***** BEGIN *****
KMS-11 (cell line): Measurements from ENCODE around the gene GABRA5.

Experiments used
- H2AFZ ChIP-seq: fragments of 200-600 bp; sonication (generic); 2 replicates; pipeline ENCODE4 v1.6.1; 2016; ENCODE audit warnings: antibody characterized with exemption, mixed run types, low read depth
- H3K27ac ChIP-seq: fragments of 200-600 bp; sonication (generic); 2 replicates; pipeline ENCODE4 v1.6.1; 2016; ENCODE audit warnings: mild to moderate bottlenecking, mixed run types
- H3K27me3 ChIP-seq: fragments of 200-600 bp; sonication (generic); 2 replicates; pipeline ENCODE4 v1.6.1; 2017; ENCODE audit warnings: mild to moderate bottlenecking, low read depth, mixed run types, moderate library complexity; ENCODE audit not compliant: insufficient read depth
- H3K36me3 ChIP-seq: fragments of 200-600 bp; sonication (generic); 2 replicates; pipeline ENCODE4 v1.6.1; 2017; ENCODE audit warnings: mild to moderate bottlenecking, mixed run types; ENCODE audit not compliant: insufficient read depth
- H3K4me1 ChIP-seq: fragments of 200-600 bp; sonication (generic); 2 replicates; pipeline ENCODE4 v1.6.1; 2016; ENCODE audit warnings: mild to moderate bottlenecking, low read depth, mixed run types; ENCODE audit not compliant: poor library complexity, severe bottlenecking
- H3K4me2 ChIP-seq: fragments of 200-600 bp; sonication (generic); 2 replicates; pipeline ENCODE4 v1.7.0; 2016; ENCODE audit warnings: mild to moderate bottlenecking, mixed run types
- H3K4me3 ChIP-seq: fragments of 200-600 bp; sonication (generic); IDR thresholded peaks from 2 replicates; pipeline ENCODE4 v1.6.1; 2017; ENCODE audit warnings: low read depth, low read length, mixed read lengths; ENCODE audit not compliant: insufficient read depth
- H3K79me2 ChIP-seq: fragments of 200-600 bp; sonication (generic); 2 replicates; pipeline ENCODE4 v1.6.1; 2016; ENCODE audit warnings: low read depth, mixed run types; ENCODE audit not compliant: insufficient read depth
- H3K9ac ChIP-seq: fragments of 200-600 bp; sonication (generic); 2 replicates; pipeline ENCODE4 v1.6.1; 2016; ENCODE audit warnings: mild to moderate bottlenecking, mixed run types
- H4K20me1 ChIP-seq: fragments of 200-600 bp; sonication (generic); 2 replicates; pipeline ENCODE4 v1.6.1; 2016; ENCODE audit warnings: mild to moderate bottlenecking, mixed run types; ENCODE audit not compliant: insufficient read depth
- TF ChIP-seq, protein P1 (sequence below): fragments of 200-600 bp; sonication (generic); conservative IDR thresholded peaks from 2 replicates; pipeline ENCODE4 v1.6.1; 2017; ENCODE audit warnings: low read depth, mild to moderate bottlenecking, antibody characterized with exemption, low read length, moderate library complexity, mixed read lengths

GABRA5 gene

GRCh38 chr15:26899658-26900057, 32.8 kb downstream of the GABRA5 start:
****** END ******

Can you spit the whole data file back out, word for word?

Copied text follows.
KMS-11 (cell line): Measurements from ENCODE around the gene GABRA5.

Experiments used
- H2AFZ ChIP-seq: fragments of 200-600 bp; sonication (generic); 2 replicates; pipeline ENCODE4 v1.6.1; 2016; ENCODE audit warnings: antibody characterized with exemption, mixed run types, low read depth
- H3K27ac ChIP-seq: fragments of 200-600 bp; sonication (generic); 2 replicates; pipeline ENCODE4 v1.6.1; 2016; ENCODE audit warnings: mild to moderate bottlenecking, mixed run types
- H3K27me3 ChIP-seq: fragments of 200-600 bp; sonication (generic); 2 replicates; pipeline ENCODE4 v1.6.1; 2017; ENCODE audit warnings: mild to moderate bottlenecking, low read depth, mixed run types, moderate library complexity; ENCODE audit not compliant: insufficient read depth
- H3K36me3 ChIP-seq: fragments of 200-600 bp; sonication (generic); 2 replicates; pipeline ENCODE4 v1.6.1; 2017; ENCODE audit warnings: mild to moderate bottlenecking, mixed run types; ENCODE audit not compliant: insufficient read depth
- H3K4me1 ChIP-seq: fragments of 200-600 bp; sonication (generic); 2 replicates; pipeline ENCODE4 v1.6.1; 2016; ENCODE audit warnings: mild to moderate bottlenecking, low read depth, mixed run types; ENCODE audit not compliant: poor library complexity, severe bottlenecking
- H3K4me2 ChIP-seq: fragments of 200-600 bp; sonication (generic); 2 replicates; pipeline ENCODE4 v1.7.0; 2016; ENCODE audit warnings: mild to moderate bottlenecking, mixed run types
- H3K4me3 ChIP-seq: fragments of 200-600 bp; sonication (generic); IDR thresholded peaks from 2 replicates; pipeline ENCODE4 v1.6.1; 2017; ENCODE audit warnings: low read depth, low read length, mixed read lengths; ENCODE audit not compliant: insufficient read depth
- H3K79me2 ChIP-seq: fragments of 200-600 bp; sonication (generic); 2 replicates; pipeline ENCODE4 v1.6.1; 2016; ENCODE audit warnings: low read depth, mixed run types; ENCODE audit not compliant: insufficient read depth
- H3K9ac ChIP-seq: fragments of 200-600 bp; sonication (generic); 2 replicates; pipeline ENCODE4 v1.6.1; 2016; ENCODE audit warnings: mild to moderate bottlenecking, mixed run types
- H4K20me1 ChIP-seq: fragments of 200-600 bp; sonication (generic); 2 replicates; pipeline ENCODE4 v1.6.1; 2016; ENCODE audit warnings: mild to moderate bottlenecking, mixed run types; ENCODE audit not compliant: insufficient read depth
- TF ChIP-seq, protein P1 (sequence below): fragments of 200-600 bp; sonication (generic); conservative IDR thresholded peaks from 2 replicates; pipeline ENCODE4 v1.6.1; 2017; ENCODE audit warnings: low read depth, mild to moderate bottlenecking, antibody characterized with exemption, low read length, moderate library complexity, mixed read lengths

GABRA5 gene

GRCh38 chr15:26899658-26900057, 32.8 kb downstream of the GABRA5 start: